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University of Nevada, Las Vegas -- William S. Boyd School of Law

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Full-Text Articles in Law

The People's Court: On The Intellectual Origins Of American Judicial Power, Ian C. Bartrum Jan 2021

The People's Court: On The Intellectual Origins Of American Judicial Power, Ian C. Bartrum

Scholarly Works

This article enters into the modern debate between "constitutional departmentalists"-who contend that the executive and legislative branches share constitutional interpretive authority with the courts-and what are sometimes called "judicial supremacists." After exploring the relevant history of political ideas, I join the modern minority of voices in the latter camp.

This is an intellectual history of two evolving political ideas-popular sovereignty and the separation of powers-which merged in the making of American judicial power, and I argue we can only understand the structural function of judicial review by bringing these ideas together into an integrated whole. Or, put another way ...


Chevron’S Asylum: Judicial Deference In Refugee Cases, Michael Kagan Jan 2021

Chevron’S Asylum: Judicial Deference In Refugee Cases, Michael Kagan

Scholarly Works

Chevron deference is at the height of its powers in refugee and asylum cases, with the highest possible human consequences. Why does the Supreme Court seem so comfortable with Chevron deference in asylum cases when it has been reluctant to defer to the government in other kinds of deportation cases? More to the point, is this deference justified? There are cogent arguments justifying more deference in asylum cases than in other kinds of deportation cases. These arguments rest to a great extent on the premise that greater political accountability is a good thing when interpreting a statute. Yet in a ...


The Legal Industry's Second Chance To Get It Right, Nancy B. Rapoport, Joseph R. Tiano Jr. Jan 2021

The Legal Industry's Second Chance To Get It Right, Nancy B. Rapoport, Joseph R. Tiano Jr.

Scholarly Works

No abstract provided.


The Rhetoric Of Racism In The United States Supreme Court, Kathryn M. Stanchi Jan 2021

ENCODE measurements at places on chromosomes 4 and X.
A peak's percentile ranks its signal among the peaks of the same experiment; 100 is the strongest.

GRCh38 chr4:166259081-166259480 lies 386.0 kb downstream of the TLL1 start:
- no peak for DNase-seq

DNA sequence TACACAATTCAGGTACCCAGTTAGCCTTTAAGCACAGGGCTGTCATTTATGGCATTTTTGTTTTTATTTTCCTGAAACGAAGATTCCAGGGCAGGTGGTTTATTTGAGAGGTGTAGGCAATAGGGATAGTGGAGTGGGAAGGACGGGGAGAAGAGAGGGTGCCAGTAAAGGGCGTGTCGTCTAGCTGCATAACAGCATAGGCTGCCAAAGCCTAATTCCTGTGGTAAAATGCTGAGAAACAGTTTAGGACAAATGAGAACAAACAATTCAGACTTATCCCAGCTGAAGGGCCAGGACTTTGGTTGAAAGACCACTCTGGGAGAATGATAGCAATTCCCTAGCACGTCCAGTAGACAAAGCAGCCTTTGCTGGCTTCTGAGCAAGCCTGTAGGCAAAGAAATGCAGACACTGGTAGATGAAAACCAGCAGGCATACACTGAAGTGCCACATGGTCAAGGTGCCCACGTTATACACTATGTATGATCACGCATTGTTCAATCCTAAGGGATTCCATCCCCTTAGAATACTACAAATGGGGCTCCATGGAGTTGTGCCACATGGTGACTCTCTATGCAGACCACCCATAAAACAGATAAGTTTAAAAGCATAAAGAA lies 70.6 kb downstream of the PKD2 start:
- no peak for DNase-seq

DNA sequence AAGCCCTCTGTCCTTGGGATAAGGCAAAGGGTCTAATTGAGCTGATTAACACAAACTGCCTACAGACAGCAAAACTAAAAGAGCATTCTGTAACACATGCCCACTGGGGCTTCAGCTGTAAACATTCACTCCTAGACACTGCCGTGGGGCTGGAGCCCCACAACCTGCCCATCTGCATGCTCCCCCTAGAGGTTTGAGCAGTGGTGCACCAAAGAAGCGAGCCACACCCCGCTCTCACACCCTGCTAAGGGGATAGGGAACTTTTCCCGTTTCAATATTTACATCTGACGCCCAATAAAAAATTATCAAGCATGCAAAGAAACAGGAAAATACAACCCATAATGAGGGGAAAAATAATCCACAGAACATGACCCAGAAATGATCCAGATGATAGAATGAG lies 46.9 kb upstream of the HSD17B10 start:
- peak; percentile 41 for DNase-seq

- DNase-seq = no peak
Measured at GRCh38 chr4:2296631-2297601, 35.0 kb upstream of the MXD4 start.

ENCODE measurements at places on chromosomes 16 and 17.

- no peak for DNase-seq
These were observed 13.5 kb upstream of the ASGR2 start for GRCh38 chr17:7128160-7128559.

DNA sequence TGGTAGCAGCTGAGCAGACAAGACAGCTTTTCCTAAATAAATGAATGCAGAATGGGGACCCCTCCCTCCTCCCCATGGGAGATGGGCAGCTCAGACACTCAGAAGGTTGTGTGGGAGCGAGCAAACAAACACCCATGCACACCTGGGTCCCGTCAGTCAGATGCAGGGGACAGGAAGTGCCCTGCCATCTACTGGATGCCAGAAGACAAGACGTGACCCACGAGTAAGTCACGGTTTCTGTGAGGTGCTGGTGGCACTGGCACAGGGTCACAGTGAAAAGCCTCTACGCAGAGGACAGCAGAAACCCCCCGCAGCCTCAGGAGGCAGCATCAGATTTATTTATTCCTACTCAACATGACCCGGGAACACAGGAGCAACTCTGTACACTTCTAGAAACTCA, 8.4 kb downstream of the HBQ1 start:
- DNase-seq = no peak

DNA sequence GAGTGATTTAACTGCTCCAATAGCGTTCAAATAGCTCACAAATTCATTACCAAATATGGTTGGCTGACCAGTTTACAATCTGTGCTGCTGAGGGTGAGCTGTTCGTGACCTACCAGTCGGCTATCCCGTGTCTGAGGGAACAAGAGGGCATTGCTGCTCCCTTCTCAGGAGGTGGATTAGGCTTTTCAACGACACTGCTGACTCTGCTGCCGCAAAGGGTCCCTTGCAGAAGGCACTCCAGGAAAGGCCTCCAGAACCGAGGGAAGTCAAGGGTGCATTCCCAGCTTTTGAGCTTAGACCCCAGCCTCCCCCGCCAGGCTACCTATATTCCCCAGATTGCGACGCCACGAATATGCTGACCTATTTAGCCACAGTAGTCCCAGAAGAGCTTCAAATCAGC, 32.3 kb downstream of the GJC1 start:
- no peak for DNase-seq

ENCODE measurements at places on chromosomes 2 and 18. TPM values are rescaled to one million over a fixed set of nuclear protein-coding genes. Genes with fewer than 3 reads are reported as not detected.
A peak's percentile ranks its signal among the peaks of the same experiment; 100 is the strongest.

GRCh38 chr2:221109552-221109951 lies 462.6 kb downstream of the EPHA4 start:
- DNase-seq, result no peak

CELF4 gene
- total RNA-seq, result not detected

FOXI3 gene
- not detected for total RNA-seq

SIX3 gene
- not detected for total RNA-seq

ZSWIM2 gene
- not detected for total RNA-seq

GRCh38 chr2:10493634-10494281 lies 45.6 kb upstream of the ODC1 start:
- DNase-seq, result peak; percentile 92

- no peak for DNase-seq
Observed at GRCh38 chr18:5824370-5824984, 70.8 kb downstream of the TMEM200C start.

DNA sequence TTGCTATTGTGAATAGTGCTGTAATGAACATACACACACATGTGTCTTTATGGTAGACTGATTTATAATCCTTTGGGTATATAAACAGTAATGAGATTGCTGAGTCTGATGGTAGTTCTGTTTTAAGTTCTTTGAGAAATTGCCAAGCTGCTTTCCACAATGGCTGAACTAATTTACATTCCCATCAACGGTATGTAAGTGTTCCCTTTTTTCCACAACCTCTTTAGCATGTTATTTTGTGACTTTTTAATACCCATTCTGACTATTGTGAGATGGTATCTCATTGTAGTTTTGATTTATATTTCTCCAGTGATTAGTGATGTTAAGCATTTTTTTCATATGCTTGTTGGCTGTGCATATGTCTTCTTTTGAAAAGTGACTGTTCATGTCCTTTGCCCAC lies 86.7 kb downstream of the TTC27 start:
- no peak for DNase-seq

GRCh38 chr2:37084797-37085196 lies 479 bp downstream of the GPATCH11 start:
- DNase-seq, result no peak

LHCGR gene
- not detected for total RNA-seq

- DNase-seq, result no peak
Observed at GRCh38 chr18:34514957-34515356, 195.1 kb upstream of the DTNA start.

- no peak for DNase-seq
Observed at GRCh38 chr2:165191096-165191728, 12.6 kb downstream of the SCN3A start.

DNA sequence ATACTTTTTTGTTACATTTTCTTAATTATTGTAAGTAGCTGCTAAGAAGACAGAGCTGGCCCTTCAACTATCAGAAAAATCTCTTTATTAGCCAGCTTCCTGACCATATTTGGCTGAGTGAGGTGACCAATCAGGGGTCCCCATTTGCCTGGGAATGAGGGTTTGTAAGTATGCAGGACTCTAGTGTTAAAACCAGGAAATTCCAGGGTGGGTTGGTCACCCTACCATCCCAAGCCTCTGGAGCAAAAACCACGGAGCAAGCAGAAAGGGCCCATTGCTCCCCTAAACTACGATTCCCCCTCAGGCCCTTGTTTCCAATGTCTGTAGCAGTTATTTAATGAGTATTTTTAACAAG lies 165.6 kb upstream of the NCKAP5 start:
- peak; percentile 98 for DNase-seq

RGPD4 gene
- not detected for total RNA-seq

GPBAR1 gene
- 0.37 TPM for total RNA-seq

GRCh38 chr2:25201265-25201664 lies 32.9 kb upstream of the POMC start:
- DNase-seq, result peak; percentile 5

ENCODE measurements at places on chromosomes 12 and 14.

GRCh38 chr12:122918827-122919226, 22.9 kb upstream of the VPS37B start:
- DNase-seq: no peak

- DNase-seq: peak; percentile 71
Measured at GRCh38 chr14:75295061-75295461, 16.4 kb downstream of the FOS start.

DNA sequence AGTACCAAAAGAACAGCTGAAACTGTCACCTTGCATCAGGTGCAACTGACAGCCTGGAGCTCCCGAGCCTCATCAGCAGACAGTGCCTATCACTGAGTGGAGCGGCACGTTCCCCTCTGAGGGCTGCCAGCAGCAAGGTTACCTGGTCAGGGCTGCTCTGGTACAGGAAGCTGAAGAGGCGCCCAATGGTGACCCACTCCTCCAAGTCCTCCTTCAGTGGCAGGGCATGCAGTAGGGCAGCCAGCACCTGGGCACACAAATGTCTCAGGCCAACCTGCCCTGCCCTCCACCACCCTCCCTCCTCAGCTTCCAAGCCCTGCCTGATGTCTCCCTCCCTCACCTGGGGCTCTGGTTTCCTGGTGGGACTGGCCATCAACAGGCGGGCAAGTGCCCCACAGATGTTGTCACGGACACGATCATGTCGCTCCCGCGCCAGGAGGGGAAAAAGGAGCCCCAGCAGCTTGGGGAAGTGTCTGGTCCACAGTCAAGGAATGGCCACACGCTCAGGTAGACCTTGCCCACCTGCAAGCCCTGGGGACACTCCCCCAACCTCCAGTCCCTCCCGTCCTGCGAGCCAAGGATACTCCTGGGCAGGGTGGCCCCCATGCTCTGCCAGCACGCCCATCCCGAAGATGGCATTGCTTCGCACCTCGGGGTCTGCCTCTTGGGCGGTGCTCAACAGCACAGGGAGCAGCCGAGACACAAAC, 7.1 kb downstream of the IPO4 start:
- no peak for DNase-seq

The Rhetoric Of Racism In The United States Supreme Court, Kathryn M. Stanchi

Scholarly Works

This Article is the first study that categorizes and analyzes all the references to the terms "racist," "racism," and "white supremacy" throughout Supreme Court history. It uses the data to tease out how the Court shaped the meaning of these terms and uncovers a series of patterns in the Court's rhetorical usages. The most striking pattern uncovered is that, for the Supreme Court, racism is either something that just happens without any acknowledged racist actor or something that is perpetrated by a narrow subset of usual suspects, such as the Ku Klux Klan or Southern racists. In the Supreme ...


Talking Back In Court, M. Eve Hanan Jan 2021

Talking Back In Court, M. Eve Hanan

Scholarly Works

No abstract provided.


Infected Judgment: Problematic Rush To Conventional Wisdom And Insurance Coverage Denial In A Pandemic, Erik S. Knutsen, Jeffrey W. Stempel Jan 2021

Infected Judgment: Problematic Rush To Conventional Wisdom And Insurance Coverage Denial In A Pandemic, Erik S. Knutsen, Jeffrey W. Stempel

Scholarly Works

The COVID-19 pandemic created not only a public health crisis but also an insurance coverage imbroglio, prompting near-immediate business interruption claims by policyholders impacted by government restrictions ordered in response to the pandemic. Insurers and their representatives "presponded" to the looming coverage claims by quickly moving to denigrate arguments for coverage, engaging in a pre-emptive strike that has largely worked to date, inducing too many courts to rush to judgment by declaring-as a matter of law-that policy terms such as "direct physical loss or damage" do not even arguably encompass the business shutdowns resulting from COVID-19. Our closer examination of ...


The Elastics Of Snap Removal: An Empirical Case Study Of Textualism, Thomas O. Main, Jeffrey W. Stempel, David Mcclure Jan 2021